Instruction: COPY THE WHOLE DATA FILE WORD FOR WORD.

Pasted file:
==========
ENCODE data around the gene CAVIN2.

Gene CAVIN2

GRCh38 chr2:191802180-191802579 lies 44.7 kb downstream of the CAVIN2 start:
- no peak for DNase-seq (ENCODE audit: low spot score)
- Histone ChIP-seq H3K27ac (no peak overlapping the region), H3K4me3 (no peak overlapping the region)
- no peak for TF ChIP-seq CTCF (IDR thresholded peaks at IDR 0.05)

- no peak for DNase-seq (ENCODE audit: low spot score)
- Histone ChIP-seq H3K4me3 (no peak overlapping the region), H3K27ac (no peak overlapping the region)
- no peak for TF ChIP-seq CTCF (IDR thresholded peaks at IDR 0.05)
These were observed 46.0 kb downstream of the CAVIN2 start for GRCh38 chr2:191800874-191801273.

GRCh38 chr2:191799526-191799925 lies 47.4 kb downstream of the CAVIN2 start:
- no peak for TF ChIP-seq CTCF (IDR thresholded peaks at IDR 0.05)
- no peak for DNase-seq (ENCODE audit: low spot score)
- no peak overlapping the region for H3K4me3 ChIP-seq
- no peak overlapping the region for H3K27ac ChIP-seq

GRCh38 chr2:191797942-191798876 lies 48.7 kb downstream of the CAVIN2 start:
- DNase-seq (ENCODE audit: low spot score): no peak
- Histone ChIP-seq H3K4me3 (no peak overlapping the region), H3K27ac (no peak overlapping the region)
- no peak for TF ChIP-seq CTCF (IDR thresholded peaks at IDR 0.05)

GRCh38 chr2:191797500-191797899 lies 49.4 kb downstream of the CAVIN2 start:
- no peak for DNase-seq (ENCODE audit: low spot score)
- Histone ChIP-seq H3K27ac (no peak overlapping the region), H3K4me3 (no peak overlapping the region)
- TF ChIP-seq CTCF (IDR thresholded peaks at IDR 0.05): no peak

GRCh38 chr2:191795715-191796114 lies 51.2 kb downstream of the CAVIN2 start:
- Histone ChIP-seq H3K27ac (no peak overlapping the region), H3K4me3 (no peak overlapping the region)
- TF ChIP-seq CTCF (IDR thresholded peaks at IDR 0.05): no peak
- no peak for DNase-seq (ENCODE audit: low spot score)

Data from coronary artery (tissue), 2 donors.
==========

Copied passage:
ENCODE data around the gene CAVIN2.

Gene CAVIN2

GRCh38 chr2:191802180-191802579 lies 44.7 kb downstream of the CAVIN2 start:
- no peak for DNase-seq (ENCODE audit: low spot score)
- Histone ChIP-seq H3K27ac (no peak overlapping the region), H3K4me3 (no peak overlapping the region)
- no peak for TF ChIP-seq CTCF (IDR thresholded peaks at IDR 0.05)

- no peak for DNase-seq (ENCODE audit: low spot score)
- Histone ChIP-seq H3K4me3 (no peak overlapping the region), H3K27ac (no peak overlapping the region)
- no peak for TF ChIP-seq CTCF (IDR thresholded peaks at IDR 0.05)
These were observed 46.0 kb downstream of the CAVIN2 start for GRCh38 chr2:191800874-191801273.

GRCh38 chr2:191799526-191799925 lies 47.4 kb downstream of the CAVIN2 start:
- no peak for TF ChIP-seq CTCF (IDR thresholded peaks at IDR 0.05)
- no peak for DNase-seq (ENCODE audit: low spot score)
- no peak overlapping the region for H3K4me3 ChIP-seq
- no peak overlapping the region for H3K27ac ChIP-seq

GRCh38 chr2:191797942-191798876 lies 48.7 kb downstream of the CAVIN2 start:
- DNase-seq (ENCODE audit: low spot score): no peak
- Histone ChIP-seq H3K4me3 (no peak overlapping the region), H3K27ac (no peak overlapping the region)
- no peak for TF ChIP-seq CTCF (IDR thresholded peaks at IDR 0.05)

GRCh38 chr2:191797500-191797899 lies 49.4 kb downstream of the CAVIN2 start:
- no peak for DNase-seq (ENCODE audit: low spot score)
- Histone ChIP-seq H3K27ac (no peak overlapping the region), H3K4me3 (no peak overlapping the region)
- TF ChIP-seq CTCF (IDR thresholded peaks at IDR 0.05): no peak

GRCh38 chr2:191795715-191796114 lies 51.2 kb downstream of the CAVIN2 start:
- Histone ChIP-seq H3K27ac (no peak overlapping the region), H3K4me3 (no peak overlapping the region)
- TF ChIP-seq CTCF (IDR thresholded peaks at IDR 0.05): no peak
- no peak for DNase-seq (ENCODE audit: low spot score)

Data from coronary artery (tissue), 2 donors.